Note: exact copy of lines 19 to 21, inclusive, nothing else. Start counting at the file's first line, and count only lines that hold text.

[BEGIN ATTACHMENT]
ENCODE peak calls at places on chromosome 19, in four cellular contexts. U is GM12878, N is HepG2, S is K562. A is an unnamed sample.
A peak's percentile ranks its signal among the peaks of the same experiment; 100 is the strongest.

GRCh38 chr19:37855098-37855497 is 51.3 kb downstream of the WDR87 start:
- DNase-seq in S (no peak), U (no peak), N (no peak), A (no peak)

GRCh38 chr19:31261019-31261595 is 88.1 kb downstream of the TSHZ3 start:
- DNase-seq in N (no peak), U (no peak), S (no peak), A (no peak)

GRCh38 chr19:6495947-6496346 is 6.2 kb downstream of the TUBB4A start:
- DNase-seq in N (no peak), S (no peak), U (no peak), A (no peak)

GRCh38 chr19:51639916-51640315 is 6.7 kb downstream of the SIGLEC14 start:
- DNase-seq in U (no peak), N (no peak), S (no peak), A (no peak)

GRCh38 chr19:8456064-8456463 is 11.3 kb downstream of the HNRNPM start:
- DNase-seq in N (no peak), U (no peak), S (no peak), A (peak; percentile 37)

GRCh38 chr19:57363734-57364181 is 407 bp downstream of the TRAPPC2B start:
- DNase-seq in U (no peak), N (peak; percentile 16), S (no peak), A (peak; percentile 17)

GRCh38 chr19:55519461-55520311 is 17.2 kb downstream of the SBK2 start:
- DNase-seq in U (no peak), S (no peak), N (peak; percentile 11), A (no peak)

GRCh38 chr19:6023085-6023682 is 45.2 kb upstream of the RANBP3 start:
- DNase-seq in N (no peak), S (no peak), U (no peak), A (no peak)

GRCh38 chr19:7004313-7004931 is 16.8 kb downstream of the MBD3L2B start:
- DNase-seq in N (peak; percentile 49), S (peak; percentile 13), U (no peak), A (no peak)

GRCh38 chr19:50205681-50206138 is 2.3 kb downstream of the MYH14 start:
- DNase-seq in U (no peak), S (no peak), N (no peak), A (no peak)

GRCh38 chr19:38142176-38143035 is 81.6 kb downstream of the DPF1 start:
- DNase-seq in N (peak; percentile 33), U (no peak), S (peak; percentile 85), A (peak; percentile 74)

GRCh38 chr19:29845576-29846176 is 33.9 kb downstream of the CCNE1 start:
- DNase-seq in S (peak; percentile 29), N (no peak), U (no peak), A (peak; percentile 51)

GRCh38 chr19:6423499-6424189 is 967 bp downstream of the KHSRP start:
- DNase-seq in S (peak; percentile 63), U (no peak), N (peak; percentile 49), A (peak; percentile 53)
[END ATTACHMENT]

GRCh38 chr19:7004313-7004931 is 16.8 kb downstream of the MBD3L2B start:
- DNase-seq in N (peak; percentile 49), S (peak; percentile 13), U (no peak), A (no peak)

GRCh38 chr19:50205681-50206138 is 2.3 kb downstream of the MYH14 start: